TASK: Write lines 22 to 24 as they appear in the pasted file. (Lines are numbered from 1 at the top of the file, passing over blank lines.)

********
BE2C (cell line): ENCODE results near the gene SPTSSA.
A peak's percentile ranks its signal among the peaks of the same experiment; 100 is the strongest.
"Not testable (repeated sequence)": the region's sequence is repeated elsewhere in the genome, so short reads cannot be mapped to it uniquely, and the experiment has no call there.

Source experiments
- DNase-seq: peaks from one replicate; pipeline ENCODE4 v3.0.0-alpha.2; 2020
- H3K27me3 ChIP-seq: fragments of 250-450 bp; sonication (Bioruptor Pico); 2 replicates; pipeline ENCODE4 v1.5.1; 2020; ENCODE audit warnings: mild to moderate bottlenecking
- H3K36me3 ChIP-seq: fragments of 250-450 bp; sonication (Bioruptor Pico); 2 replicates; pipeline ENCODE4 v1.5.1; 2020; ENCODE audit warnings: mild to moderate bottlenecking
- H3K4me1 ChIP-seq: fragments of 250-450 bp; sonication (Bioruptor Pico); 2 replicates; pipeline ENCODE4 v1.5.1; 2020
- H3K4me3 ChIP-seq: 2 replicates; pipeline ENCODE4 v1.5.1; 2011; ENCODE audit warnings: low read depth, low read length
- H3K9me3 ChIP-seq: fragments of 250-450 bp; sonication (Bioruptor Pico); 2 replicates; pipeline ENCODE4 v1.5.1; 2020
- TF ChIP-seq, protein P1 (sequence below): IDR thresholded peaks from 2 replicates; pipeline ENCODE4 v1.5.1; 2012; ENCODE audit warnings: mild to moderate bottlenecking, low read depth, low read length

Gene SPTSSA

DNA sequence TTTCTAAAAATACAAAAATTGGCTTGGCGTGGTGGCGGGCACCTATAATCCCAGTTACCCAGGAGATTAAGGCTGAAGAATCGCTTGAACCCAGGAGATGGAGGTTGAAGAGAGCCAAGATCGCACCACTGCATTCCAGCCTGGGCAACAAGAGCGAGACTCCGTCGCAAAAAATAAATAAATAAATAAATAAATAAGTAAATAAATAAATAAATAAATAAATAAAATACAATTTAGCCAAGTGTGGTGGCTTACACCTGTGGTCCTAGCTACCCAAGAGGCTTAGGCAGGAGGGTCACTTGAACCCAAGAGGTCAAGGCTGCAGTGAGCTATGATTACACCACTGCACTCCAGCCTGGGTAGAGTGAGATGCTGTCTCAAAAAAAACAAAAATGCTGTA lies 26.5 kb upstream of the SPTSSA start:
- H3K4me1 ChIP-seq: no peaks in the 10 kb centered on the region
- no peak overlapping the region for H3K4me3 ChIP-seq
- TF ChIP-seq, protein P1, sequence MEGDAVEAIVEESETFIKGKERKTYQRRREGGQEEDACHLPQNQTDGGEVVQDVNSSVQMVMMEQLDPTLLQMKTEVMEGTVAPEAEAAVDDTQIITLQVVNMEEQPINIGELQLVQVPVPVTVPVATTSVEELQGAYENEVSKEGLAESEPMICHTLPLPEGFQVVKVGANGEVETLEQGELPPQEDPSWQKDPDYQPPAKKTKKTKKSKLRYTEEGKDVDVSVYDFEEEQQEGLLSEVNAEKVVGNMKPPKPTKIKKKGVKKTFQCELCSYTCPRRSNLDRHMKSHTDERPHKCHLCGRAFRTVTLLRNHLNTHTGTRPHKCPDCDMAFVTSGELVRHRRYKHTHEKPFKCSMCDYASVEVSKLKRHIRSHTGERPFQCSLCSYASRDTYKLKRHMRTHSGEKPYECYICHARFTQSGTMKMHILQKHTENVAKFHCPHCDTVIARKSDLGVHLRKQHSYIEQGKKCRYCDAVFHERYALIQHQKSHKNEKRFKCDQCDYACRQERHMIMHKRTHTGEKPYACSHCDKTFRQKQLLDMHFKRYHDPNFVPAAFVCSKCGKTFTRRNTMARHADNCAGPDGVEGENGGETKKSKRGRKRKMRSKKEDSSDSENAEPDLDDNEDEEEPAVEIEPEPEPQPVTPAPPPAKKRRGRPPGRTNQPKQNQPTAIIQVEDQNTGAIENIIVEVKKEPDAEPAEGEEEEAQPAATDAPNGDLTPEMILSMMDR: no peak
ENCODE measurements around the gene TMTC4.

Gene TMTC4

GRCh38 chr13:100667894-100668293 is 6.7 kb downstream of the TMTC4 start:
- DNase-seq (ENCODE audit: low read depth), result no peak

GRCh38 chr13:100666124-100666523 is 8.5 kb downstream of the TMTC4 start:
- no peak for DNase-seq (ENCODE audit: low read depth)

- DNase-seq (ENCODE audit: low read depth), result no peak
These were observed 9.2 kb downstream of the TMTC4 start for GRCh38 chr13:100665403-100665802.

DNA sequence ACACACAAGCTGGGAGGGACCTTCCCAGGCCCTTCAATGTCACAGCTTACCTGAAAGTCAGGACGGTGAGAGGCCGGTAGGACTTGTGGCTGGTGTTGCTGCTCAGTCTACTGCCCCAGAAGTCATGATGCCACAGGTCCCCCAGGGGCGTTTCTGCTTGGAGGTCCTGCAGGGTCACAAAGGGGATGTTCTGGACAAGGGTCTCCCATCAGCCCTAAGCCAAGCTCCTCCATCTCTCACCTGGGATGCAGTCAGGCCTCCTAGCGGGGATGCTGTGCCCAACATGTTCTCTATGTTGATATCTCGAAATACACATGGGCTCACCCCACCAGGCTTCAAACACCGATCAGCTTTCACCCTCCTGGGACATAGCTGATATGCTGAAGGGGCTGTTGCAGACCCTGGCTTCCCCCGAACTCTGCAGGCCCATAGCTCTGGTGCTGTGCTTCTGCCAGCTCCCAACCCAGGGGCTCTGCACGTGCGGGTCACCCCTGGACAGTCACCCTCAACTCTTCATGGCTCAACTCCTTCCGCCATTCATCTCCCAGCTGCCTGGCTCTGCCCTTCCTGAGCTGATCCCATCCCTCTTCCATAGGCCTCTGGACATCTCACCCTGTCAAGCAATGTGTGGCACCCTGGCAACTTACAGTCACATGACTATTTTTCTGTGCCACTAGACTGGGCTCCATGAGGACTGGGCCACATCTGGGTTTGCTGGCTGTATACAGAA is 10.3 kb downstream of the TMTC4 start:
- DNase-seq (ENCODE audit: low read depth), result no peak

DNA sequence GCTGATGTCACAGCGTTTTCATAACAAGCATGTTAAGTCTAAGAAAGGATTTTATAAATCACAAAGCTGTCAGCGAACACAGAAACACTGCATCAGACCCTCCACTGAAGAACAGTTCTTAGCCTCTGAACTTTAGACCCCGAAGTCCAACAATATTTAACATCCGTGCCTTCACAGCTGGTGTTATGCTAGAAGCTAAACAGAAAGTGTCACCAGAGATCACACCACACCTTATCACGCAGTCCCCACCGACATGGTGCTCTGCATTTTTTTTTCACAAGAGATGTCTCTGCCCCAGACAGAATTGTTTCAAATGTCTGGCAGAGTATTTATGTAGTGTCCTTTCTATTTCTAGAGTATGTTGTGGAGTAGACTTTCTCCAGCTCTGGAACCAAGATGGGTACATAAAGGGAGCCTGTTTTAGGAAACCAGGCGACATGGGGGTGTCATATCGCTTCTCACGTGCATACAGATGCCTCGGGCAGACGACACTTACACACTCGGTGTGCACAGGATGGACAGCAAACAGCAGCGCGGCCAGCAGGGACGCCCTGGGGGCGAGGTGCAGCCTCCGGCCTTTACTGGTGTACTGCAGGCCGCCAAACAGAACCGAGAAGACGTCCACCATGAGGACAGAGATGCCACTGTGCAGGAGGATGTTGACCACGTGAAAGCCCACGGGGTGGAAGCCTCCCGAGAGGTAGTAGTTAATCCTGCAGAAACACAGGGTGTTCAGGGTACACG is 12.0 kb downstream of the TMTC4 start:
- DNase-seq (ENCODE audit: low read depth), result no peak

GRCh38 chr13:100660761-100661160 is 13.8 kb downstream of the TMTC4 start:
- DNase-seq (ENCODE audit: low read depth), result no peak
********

- no peak for DNase-seq (ENCODE audit: low read depth)

- DNase-seq (ENCODE audit: low read depth), result no peak
These were observed 9.2 kb downstream of the TMTC4 start for GRCh38 chr13:100665403-100665802.